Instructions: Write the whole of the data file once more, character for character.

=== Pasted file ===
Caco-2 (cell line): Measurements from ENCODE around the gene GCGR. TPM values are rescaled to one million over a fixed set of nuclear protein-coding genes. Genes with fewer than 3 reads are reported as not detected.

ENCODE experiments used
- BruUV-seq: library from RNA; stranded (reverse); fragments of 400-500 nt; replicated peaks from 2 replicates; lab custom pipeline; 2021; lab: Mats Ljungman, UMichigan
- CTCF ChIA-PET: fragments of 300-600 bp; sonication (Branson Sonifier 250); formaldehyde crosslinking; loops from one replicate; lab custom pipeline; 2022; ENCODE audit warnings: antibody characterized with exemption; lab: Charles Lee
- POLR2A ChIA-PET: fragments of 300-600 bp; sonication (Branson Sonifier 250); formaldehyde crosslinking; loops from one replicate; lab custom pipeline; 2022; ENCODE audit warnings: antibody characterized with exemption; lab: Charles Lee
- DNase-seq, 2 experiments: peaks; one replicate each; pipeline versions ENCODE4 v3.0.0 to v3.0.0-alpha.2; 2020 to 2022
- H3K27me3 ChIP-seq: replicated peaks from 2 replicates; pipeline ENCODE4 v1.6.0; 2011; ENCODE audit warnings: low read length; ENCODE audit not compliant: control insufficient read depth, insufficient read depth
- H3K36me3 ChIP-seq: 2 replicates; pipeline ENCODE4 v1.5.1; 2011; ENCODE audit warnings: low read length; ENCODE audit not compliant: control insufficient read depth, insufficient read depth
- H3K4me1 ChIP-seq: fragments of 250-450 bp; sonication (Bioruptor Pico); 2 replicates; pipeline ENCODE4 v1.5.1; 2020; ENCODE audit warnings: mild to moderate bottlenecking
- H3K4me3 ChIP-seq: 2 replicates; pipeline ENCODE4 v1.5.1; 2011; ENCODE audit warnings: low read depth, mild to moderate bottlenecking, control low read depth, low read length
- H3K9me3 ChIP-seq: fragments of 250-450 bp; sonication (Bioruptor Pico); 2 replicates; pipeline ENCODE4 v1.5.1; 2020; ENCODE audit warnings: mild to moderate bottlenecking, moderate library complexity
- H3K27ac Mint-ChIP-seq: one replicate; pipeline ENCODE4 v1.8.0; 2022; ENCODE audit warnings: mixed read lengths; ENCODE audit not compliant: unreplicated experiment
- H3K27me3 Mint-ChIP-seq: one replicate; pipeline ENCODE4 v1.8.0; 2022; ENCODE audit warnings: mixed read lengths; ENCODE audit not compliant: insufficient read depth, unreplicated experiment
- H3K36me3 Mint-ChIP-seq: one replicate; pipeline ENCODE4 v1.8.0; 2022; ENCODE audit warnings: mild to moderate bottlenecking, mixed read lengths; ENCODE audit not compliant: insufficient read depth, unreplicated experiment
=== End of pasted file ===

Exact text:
Caco-2 (cell line): Measurements from ENCODE around the gene GCGR. TPM values are rescaled to one million over a fixed set of nuclear protein-coding genes. Genes with fewer than 3 reads are reported as not detected.

ENCODE experiments used
- BruUV-seq: library from RNA; stranded (reverse); fragments of 400-500 nt; replicated peaks from 2 replicates; lab custom pipeline; 2021; lab: Mats Ljungman, UMichigan
- CTCF ChIA-PET: fragments of 300-600 bp; sonication (Branson Sonifier 250); formaldehyde crosslinking; loops from one replicate; lab custom pipeline; 2022; ENCODE audit warnings: antibody characterized with exemption; lab: Charles Lee
- POLR2A ChIA-PET: fragments of 300-600 bp; sonication (Branson Sonifier 250); formaldehyde crosslinking; loops from one replicate; lab custom pipeline; 2022; ENCODE audit warnings: antibody characterized with exemption; lab: Charles Lee
- DNase-seq, 2 experiments: peaks; one replicate each; pipeline versions ENCODE4 v3.0.0 to v3.0.0-alpha.2; 2020 to 2022
- H3K27me3 ChIP-seq: replicated peaks from 2 replicates; pipeline ENCODE4 v1.6.0; 2011; ENCODE audit warnings: low read length; ENCODE audit not compliant: control insufficient read depth, insufficient read depth
- H3K36me3 ChIP-seq: 2 replicates; pipeline ENCODE4 v1.5.1; 2011; ENCODE audit warnings: low read length; ENCODE audit not compliant: control insufficient read depth, insufficient read depth
- H3K4me1 ChIP-seq: fragments of 250-450 bp; sonication (Bioruptor Pico); 2 replicates; pipeline ENCODE4 v1.5.1; 2020; ENCODE audit warnings: mild to moderate bottlenecking
- H3K4me3 ChIP-seq: 2 replicates; pipeline ENCODE4 v1.5.1; 2011; ENCODE audit warnings: low read depth, mild to moderate bottlenecking, control low read depth, low read length
- H3K9me3 ChIP-seq: fragments of 250-450 bp; sonication (Bioruptor Pico); 2 replicates; pipeline ENCODE4 v1.5.1; 2020; ENCODE audit warnings: mild to moderate bottlenecking, moderate library complexity
- H3K27ac Mint-ChIP-seq: one replicate; pipeline ENCODE4 v1.8.0; 2022; ENCODE audit warnings: mixed read lengths; ENCODE audit not compliant: unreplicated experiment
- H3K27me3 Mint-ChIP-seq: one replicate; pipeline ENCODE4 v1.8.0; 2022; ENCODE audit warnings: mixed read lengths; ENCODE audit not compliant: insufficient read depth, unreplicated experiment
- H3K36me3 Mint-ChIP-seq: one replicate; pipeline ENCODE4 v1.8.0; 2022; ENCODE audit warnings: mild to moderate bottlenecking, mixed read lengths; ENCODE audit not compliant: insufficient read depth, unreplicated experiment